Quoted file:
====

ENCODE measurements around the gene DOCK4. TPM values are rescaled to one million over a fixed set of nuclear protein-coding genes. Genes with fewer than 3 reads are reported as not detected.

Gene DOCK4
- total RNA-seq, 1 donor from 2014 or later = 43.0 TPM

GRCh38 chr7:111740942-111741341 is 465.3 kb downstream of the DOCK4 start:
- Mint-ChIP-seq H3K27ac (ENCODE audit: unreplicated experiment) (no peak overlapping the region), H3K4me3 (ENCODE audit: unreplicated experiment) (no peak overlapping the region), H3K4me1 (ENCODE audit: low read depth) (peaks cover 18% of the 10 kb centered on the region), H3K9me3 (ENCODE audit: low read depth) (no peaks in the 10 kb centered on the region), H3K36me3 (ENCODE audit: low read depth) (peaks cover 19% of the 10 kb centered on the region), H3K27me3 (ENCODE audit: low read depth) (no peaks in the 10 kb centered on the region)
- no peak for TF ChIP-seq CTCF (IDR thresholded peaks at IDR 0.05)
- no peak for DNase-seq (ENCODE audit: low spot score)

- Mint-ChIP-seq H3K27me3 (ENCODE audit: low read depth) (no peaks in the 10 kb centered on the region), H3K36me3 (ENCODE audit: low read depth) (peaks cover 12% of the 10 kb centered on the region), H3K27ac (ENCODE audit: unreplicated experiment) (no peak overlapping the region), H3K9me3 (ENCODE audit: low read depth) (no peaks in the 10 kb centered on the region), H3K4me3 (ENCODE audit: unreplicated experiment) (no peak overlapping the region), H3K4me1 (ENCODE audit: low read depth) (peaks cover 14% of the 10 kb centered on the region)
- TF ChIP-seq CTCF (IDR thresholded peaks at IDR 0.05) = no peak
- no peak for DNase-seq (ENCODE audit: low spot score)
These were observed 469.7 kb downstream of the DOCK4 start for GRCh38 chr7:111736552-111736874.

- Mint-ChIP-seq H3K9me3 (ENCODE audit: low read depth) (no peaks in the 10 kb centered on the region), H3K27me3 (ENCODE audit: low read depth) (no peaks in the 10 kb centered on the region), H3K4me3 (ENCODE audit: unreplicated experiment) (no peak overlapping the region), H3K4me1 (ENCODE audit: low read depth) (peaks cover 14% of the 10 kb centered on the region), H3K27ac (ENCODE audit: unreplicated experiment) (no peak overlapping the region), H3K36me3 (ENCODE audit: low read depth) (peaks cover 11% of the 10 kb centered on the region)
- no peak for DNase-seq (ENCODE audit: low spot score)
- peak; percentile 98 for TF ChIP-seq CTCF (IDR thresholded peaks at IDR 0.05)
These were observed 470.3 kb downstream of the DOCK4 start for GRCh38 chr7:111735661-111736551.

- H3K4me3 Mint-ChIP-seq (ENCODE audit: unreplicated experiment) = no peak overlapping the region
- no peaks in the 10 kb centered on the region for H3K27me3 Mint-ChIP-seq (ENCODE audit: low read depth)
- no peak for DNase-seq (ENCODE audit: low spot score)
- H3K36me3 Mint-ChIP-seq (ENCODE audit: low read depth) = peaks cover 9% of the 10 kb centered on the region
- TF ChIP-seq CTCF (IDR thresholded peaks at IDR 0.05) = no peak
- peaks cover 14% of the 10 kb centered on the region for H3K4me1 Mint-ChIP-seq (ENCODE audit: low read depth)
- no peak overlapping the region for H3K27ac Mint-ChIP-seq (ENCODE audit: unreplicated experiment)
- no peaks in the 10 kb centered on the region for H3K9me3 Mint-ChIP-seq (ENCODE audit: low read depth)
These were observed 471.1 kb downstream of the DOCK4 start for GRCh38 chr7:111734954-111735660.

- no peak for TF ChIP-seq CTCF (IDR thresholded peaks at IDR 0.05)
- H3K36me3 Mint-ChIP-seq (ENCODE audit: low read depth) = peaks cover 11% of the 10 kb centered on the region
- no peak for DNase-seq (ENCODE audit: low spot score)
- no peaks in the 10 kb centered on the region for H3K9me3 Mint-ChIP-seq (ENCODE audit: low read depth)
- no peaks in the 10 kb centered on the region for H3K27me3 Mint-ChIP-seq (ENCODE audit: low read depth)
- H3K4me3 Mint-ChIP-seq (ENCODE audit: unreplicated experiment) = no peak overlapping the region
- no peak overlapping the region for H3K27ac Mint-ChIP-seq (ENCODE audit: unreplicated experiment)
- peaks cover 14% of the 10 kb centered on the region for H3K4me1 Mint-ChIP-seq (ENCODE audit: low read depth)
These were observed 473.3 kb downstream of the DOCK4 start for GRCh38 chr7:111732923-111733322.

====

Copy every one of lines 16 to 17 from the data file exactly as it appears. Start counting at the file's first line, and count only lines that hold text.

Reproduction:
- H3K4me3 Mint-ChIP-seq (ENCODE audit: unreplicated experiment) = no peak overlapping the region
- no peaks in the 10 kb centered on the region for H3K27me3 Mint-ChIP-seq (ENCODE audit: low read depth)